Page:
Over the past few weeks, organizations that provide or support affordable housing programs across West Virginia have been raising their voices about a proposed new legislation that would change the Affordable Housing Trust Fund. (check out the Hub blog’s previous story on this bill).
Bills to eliminate the Affordable Housing Trust Fund board and consolidate the programs of the Trust Fund into the WV Housing Development Fund were introduced in the House and Senate last week. The Senate bill (SB 397) was on the agenda of the Senate Government Organization Committee Tuesday afternoon.
The committee chairman, Senator Craig Blair, relaxed the committee meeting process to allow for public comments on the bill because of the large public turnout at the meeting.
The first speaker was Secretary Robert Kiss from the State Tax Department. Secretary Kiss, who serves as chair of the Housing Development Fund’s board, spoke at length on behalf of the Governor in support of the bill. He stated that the primary purpose of the bill was to improve efficiencies between the Trust Fund and the Housing Development Fund. He cited challenges the Trust Fund has had with achieving a quorum on its board and conflict of interest challenges it has had with finding board members for certain, statutorily-identified seats. Additionally, because the Trust Fund has only one staff member, there was some concern that it wouldn’t be able to handle managing federal money with the same ease as the Housing Development Fund, which employees 111 people.
Brandon Dennison, executive director of Coalfield Development Corporation, spoke in opposition to the bill. Coalfield Development Corporation is a social enterprise organization covering Wayne, Lincoln and Mingo counties that provides training and jobs in the construction and deconstruction industry, and uses its quality jobs program to construct affordable housing in highly rural, impoverished regions of southern West Virginia.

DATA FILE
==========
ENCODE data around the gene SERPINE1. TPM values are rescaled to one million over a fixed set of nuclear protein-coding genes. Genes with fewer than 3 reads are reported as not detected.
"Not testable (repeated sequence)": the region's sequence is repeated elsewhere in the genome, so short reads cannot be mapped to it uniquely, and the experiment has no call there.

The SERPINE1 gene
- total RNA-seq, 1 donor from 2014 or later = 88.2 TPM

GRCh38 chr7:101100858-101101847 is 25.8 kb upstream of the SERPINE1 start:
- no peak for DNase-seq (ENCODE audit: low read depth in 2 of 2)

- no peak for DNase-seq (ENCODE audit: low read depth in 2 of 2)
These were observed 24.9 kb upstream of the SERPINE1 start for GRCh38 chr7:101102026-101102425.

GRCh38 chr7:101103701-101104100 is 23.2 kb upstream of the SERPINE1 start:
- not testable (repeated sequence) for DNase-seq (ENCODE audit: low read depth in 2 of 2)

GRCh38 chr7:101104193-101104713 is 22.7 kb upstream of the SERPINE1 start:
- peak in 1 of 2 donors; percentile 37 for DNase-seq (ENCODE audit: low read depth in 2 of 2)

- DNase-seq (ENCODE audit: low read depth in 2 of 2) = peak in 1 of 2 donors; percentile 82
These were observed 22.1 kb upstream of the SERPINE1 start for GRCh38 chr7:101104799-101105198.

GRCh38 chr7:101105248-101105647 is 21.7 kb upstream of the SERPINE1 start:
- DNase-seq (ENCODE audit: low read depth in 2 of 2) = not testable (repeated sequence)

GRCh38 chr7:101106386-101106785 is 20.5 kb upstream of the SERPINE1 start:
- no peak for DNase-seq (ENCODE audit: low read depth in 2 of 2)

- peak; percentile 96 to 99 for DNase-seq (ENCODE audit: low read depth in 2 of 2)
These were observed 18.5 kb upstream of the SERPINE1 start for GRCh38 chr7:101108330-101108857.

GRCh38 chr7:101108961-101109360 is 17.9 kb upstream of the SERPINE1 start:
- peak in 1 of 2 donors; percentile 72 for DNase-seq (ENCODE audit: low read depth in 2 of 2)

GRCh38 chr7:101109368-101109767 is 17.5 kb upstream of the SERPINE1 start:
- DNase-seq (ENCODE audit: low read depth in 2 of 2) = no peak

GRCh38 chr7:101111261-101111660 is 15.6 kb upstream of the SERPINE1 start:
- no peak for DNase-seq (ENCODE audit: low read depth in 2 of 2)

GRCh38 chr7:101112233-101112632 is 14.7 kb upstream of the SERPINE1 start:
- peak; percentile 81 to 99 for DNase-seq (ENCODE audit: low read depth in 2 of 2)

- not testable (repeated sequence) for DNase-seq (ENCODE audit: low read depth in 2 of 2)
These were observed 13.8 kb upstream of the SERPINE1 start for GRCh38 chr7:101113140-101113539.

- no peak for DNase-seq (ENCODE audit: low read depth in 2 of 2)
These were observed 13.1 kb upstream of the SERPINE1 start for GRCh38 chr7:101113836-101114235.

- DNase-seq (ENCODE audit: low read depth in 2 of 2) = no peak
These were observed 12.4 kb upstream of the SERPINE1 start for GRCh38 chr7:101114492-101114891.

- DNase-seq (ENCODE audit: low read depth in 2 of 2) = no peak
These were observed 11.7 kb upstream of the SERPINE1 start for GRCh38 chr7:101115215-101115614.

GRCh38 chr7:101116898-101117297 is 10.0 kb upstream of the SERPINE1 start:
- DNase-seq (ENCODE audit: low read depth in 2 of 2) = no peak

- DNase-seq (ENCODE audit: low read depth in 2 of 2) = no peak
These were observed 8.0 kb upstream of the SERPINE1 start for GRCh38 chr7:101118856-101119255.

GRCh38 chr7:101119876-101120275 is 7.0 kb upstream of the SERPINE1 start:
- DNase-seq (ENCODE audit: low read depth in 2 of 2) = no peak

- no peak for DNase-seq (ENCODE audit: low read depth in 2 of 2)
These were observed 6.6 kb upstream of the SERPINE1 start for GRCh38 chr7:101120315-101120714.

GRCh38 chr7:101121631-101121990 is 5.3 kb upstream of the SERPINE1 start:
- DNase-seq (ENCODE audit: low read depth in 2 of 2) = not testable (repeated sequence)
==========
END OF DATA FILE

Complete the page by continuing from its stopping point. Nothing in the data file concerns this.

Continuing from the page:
Dennison spoke about the support his organization has received from the Affordable Housing Trust Fund and the ease of access to grants and loans available to nonprofit housing entities through the Trust. While
Dennison’s group also works with the Housing Development Fund, he stated that the Housing Development Fund operates like a financial institution – a bank – and is risk-averse to supporting more innovative projects like some of those undertaken by his group. The Trust Fund has served as an agency that fills that gap and provides grants to innovative affordable housing development projects, managing $800,000 worth of funds with one employee.
Quoting his grandfather, he said “If it ain’t broke, don’t fix it.” He also suggested that a mechanism to address the concerns raised by the Governor’s office relating to board quorum could be easily addressed by the Governor filling the three seats on the Trust Fund board that are currently vacant.
Senate committee members had a number of concerns about eliminating the Trust Fund and consolidating it into the Housing Development Fund. Senator Ron Miller (Greenbrier Co.) suggested that a better fix to the challenges that the Governor had identified would be to amend the statute governing the Trust Fund to revise the requirements for board members and enable vacant positions to be filled more easily.
The Committee eventually determined that outstanding questions and concerns with the bill justified it being sent to a Subcommittee for further consideration.
If you are interested in following what is happening with their efforts, or expressing an opinion on what should happen with the Affordable Housing Trust Fund, the best way to make your voice heard is to call the committee chairman, Senator Craig Blair (304-357-7867).